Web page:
Feb 6, 2023·edited Feb 6, 2023Liked by Henrik Karlsson

Thanks for writing this Henrik, I've been doing a lot of reading in my own spare time with similar interests and there's a lot of overlap here with what I've seen as well. Simplistically my attempt to summarize would be something like, "deviant outcomes tend to involve deviant origin stories, deviant nurturance, etc" – which is somehow not obvious to lots of people.

I would say the big thing I'm personally obsessed about here is "what comes after?" in relation to this is– I tend to ask the question "how did they solve for distribution?" Because yeah there are definitely people who have had similar formative experiences and yet tragically they languish in obscurity. And the big difference I think is that they found, or fell into, some context where their unique perspectives and skills (often developed earlier in childhood) could be properly put to use towards outcomes that were valuable to other people.

I intend to write a more coherent essay about this... but thank you again for writing this, I see it as a valuable bit of scene-building to get more curious eyeballs on a potentially very consequential topic. 🙏🏾

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Feb 27, 2023Liked by Henrik Karlsson

Thanks for this - I needed it this morning!

One approach to answering some of the nature/nurture/why do some "exceptional" children fail to live up to early promise? questions: what do the biographies of the parents (or primary adult caregivers) tell us about their approach to their young charges?

I can see how one could grow up in an environment that supported creativity and self-reliance in technical or mechanical areas but that taught emotional and relational lessons that unintentionally sabotaged the more concrete successes. A person with that experience would be likely to work to correct those deficiencies in rearing their own children, meaning that it could take two or three generations for things to come together.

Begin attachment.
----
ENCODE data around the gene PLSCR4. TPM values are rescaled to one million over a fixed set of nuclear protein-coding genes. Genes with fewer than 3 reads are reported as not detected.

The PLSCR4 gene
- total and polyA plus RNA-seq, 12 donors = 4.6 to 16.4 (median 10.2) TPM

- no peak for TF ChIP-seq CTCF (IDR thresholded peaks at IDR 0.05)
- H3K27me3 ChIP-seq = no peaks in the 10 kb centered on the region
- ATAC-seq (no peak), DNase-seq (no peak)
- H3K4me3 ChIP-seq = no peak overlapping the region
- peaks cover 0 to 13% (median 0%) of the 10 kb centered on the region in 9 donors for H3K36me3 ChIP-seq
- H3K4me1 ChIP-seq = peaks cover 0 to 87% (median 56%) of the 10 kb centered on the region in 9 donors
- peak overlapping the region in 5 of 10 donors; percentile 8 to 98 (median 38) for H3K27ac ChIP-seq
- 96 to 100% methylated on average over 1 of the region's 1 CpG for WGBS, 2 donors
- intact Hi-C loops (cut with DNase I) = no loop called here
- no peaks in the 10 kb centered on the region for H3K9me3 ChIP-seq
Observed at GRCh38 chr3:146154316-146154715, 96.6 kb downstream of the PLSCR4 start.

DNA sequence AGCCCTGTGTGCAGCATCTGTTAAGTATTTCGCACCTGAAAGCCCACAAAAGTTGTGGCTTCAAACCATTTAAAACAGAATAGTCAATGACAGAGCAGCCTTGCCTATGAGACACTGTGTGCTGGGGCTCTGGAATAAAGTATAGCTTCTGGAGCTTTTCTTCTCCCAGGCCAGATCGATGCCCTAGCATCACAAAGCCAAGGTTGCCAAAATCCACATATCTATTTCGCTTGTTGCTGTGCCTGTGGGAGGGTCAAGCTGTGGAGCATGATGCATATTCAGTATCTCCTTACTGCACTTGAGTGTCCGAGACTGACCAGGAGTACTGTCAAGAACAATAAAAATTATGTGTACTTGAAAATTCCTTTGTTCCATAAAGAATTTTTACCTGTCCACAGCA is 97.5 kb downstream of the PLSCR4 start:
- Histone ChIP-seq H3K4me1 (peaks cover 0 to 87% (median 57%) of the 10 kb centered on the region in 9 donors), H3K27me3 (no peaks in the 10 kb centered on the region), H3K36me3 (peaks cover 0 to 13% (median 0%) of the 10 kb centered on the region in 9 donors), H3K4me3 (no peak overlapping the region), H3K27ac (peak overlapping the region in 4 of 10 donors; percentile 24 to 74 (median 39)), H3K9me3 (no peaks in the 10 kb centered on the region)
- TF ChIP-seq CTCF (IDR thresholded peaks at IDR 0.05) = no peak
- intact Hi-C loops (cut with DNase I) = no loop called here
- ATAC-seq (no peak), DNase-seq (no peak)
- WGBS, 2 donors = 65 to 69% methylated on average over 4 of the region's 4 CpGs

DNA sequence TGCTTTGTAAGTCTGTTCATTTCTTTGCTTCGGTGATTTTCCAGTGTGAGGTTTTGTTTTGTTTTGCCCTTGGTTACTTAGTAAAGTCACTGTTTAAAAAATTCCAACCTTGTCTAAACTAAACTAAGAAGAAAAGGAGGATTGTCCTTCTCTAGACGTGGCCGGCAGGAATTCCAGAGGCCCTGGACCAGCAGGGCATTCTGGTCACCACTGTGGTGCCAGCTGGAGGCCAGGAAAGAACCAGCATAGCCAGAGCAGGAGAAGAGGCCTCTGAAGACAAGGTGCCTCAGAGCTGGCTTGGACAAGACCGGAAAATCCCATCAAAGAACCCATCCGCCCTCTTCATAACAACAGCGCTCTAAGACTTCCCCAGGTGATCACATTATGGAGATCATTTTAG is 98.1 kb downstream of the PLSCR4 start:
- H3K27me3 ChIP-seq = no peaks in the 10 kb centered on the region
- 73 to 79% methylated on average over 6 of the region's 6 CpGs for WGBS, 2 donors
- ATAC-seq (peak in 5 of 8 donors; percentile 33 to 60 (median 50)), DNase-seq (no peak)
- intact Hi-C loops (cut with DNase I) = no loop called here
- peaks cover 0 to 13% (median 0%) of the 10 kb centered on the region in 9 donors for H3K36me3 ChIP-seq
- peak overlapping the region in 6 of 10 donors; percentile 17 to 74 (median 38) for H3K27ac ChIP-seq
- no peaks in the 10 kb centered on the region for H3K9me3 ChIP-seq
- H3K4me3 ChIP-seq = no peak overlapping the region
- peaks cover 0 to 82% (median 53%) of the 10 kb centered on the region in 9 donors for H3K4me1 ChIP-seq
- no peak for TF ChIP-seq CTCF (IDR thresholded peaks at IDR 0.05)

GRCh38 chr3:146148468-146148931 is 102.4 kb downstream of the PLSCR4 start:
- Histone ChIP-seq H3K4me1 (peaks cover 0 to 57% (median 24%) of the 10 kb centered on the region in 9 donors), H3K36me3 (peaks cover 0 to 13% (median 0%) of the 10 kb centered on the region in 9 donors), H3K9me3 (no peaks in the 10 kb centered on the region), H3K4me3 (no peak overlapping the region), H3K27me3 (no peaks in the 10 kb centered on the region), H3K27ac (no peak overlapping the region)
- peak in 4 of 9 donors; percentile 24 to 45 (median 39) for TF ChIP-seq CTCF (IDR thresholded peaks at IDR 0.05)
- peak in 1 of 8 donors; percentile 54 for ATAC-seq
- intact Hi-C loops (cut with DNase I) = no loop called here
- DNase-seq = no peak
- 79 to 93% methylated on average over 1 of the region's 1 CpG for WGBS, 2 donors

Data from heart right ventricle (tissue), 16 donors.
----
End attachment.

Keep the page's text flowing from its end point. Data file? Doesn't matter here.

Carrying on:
As an American reared on ideas of rugged individualism and self-sufficiency and the importance of paying attention (which eventually reveals that rugged individualism and self-sufficiency are more complex than folk wisdom seems to imply), I spend a lot of time thinking about education and how it has changed over the years. The point that strikes me as most informative is this: School was primarily about learning to read and to write and to cipher - learning the means of communicating skills (carpentry, food preparation, farming, blacksmithing, clothing construction) they had already begun learning at home. This is contrast to the foundational principle that drives (in my experience) education over at least the past 20 years: assume they don't know anything and start from the really basic basics. Sad but appropriate. But the tragedy (it seems to me) comes with the attempt to teach basics with pencil and paper or computer, not with tools and and materials and the physical elements that make up our physical existence. Teaching with tools and materials requires significant adult supervision, which functions as a shepherding into the adult world. It's also expensive.

I am delighted to discover your substack (via Eric Barker). Thanks.

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Feb 7, 2023Liked by Henrik Karlsson

Okay, I'm almost 21, I suppose I've missed the cut off point for much of this, but now I'm wondering if I'm at a point in which I could, I don't know, inject myself into a delayed version if I could. Does it seem possible?

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Apr 29, 2023Liked by Henrik Karlsson

Jeff Bezos attributes his success to childhood summers he spent at his grandfather’s ranch where the two of them were forced to confront some some daunting challenges by themselves. I also am now wondering if social ineptitude could actually be an advantage from a learning perspective.

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Feb 6, 2023Liked by Henrik Karlsson

Thank you for writing this. It was thought provoking and very well researched. It will stimulate a lot of conversation in our family.

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Thanks for writing back. I'm simply saying to take your observations of what makes a winner with one or more grains of salt. Rather than rigorously emulating Pascal's father, or anyone else, I'd suggest you follow your own best instincts, feelings, and gleanings from actual scientific studies and raise your kids the best ways you can, according to your own lights. As a father, I'd also suggest you work hard at helping them become the best person they already are, rather than driving them to be someone else, particularly someone you wish you were. I'd also suggest that kids learn from what their parents do, much more than from what their parents say. So if you want your kids to be wonderful people, starting trying to be one yourself.